Specialist impact investment firm Zamo Capital has announced it is investing in the management of Social and Sustainable Capital
Specialist impact investment firm Zamo Capital has announced it is investing in the management of Social and Sustainable Capital (SASC), a UK social housing investment manager.
Jim Roth, founder and partner of Zamo Capital, told IPE Real Assets the investment represented a significant part of its overall managed accounts, but declined to put a figure on the deal.
SASC said the investment from Zamo would allow it to respond to the growing demand for social housing in the current crisis by scaling its activities and accelerating fundraising for its fund Social and Sustainable Housing (SASH).
The fund is structured to produce both commercial returns and significant impact, SASC said, providing finance for “high-performing social enterprises who have a strong track record in the management of social housing” to buy properties in geographic areas the borrower knows well, and where it has a close relationship with the local authorities – who are the source of the rental income.
The fund is aiming to provide homes for 10,000 people who are homeless, or at risk of becoming so, whilst generating attractive returns for investors.
Roth said Zamo had been looking to invest in fund managers that offered both good commercial returns and “meaningful” social impact.
The SASC fund neatly solves a variety of social and commercial challenges, he said, adding that it enabled housing charities to become owners rather than renters of properties, in the process increasing the stock of social housing.
Commercially it solved three challenges that real estate funds faced, he said.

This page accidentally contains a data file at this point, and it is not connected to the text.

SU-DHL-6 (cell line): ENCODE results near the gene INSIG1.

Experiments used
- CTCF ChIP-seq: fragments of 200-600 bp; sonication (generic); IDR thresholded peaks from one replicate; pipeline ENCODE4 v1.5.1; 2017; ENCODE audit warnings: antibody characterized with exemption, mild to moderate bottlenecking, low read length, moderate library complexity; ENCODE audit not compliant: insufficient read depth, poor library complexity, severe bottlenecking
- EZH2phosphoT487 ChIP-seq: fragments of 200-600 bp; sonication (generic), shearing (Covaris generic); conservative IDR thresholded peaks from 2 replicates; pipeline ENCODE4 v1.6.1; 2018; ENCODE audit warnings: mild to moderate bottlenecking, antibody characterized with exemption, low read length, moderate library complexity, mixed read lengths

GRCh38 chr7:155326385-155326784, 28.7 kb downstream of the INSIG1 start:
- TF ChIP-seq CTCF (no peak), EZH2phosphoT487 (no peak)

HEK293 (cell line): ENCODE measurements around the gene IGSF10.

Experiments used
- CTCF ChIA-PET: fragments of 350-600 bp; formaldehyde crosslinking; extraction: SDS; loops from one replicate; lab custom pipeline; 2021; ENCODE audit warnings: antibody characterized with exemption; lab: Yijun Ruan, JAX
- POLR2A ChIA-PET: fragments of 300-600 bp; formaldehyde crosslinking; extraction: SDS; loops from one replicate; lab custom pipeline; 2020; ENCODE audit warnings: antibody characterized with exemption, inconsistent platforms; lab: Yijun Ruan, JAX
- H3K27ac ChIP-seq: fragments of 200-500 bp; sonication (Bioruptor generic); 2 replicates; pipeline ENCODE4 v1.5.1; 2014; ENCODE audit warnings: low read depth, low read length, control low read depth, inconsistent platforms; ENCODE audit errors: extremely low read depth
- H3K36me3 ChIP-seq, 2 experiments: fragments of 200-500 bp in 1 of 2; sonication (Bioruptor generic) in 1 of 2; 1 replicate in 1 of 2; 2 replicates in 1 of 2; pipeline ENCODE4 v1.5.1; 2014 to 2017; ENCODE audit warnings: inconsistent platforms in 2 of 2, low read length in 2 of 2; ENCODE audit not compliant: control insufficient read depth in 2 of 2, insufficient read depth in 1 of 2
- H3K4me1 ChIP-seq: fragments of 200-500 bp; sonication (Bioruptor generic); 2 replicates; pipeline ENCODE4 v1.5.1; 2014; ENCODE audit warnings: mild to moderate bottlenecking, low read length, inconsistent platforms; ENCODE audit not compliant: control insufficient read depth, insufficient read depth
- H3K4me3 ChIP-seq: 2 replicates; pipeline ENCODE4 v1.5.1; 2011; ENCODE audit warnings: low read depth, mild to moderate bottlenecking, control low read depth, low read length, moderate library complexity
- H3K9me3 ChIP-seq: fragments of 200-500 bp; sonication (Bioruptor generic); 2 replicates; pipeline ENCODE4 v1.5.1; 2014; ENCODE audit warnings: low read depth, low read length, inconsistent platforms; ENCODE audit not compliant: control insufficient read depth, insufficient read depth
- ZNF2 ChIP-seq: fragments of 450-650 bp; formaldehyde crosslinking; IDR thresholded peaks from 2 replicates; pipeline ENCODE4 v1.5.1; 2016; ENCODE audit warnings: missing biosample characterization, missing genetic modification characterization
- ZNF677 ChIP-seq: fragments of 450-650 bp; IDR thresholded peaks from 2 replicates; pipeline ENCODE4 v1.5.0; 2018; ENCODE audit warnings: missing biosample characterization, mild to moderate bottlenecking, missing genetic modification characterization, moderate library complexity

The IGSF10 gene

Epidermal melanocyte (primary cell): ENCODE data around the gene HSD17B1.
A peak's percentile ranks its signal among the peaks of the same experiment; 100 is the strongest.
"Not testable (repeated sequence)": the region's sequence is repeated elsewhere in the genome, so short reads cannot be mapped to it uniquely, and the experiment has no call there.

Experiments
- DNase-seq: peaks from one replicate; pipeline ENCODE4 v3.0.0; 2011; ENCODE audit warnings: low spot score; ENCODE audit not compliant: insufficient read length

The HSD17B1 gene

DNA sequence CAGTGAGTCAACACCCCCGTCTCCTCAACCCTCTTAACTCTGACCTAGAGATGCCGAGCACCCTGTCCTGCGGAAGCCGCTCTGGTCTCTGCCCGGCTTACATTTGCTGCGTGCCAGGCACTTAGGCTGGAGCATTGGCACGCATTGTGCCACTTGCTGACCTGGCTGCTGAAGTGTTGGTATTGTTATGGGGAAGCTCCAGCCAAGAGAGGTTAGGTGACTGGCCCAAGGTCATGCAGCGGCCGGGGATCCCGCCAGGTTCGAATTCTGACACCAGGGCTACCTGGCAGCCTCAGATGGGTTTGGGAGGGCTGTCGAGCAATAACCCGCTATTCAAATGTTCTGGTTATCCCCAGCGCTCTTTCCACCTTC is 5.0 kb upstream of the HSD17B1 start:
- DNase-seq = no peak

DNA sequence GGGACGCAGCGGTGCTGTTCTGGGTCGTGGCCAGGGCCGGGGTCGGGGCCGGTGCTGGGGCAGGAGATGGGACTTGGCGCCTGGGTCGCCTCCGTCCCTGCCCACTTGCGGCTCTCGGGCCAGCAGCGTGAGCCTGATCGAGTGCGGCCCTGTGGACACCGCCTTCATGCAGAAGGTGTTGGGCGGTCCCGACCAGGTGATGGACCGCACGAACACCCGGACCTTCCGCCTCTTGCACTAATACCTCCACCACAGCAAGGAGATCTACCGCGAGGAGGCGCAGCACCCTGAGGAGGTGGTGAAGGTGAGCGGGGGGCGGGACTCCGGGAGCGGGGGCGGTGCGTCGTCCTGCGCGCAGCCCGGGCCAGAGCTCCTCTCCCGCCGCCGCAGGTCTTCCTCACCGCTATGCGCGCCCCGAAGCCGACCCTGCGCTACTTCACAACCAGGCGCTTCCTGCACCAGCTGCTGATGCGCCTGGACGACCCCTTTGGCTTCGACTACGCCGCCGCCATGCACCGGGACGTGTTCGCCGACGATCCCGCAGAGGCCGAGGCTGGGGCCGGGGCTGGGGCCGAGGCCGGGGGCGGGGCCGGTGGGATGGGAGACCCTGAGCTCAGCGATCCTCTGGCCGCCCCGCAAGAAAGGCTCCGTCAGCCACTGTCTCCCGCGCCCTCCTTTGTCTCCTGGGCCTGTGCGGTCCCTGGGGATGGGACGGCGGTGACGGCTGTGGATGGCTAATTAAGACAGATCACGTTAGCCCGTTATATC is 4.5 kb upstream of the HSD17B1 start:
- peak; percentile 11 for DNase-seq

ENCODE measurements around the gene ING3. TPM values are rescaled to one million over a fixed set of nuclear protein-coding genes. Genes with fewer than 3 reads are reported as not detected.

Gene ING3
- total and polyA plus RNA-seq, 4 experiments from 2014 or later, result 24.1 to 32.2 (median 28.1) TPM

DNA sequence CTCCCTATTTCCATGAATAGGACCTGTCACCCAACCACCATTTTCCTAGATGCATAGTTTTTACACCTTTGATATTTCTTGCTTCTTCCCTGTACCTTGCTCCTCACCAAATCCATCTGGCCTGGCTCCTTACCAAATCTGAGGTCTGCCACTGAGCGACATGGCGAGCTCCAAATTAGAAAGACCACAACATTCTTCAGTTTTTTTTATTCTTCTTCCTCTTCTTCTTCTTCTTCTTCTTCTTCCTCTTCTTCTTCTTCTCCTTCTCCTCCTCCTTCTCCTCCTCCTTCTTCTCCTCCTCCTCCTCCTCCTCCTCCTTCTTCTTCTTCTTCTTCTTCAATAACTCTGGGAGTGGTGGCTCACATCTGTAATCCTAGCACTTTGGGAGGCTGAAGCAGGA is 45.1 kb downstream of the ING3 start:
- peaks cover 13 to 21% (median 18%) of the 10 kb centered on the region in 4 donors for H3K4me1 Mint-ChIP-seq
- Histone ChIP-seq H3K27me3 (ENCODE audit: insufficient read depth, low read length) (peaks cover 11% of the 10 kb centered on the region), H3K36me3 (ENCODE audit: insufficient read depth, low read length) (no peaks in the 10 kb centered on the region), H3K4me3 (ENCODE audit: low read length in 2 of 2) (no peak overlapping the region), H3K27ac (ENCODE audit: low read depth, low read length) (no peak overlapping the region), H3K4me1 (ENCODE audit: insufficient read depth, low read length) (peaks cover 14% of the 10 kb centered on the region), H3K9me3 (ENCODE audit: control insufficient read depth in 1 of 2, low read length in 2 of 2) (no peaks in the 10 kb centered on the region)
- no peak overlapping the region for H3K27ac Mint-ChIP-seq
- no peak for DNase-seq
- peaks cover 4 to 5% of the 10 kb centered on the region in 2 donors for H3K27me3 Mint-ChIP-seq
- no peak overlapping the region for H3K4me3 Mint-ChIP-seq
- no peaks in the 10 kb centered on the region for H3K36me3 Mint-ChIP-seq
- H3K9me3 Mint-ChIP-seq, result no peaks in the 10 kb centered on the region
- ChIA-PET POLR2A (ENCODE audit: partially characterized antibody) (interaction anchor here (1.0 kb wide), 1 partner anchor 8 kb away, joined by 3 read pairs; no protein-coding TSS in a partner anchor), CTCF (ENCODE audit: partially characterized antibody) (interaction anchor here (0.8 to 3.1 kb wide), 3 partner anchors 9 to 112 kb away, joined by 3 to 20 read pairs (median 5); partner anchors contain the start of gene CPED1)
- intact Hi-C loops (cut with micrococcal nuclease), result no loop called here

It solves credit risk, with the UK government rather than private individuals being responsible for rent. With massive demand for and limited supply of social housing there is limited void risk. And by providing housing charities with a means to obtain a commercial mortgage at the end of the funds term, the model has an inbuilt exit strategy, he said.
The model has particularly proved its resilience in the COVID-19 crisis, with no rent having been lost so far as a result of it, Roth said.
Ben Rick, SASC’s managing director said the nature of the fund’s borrowers – local housing charities that are typically long-standing local social housing landlords, who provide their tenants with support services in addition to a home – could dramatically de-risk the real estate investment proposition.
What it comes down to is our borrowers are in an excellent position to manage tenancies to ensure they don’t break down. We’re also finding that they are trusted partners of the local authorities who make referrals and fund the rental payments, he said.
The UK’s “Everyone In” scheme to provide immediate temporary accommodation for up to 16,000 homeless people in the COVID-19 lockdown has demonstrated that it is possible to house the majority of homeless people, including rough sleepers, Rick said.
In addition to the £22bn (€25bn) of regular housing welfare payments, the government has recently committed a further £433m to make sure this group do not return to the streets following the COVID crisis, Rick said, adding that this was generating significant additional demand for the fund, and had positively impacted the economics of those propositions.
We believe our fund will play an important role in addressing the problem, he said.
Other investors in SASH include institutional asset managers, endowments, foundations and family offices such as CCLA Investment Management, Big Society Capital, University of Edinburgh Endowment, and Garfield Weston, the firms said.
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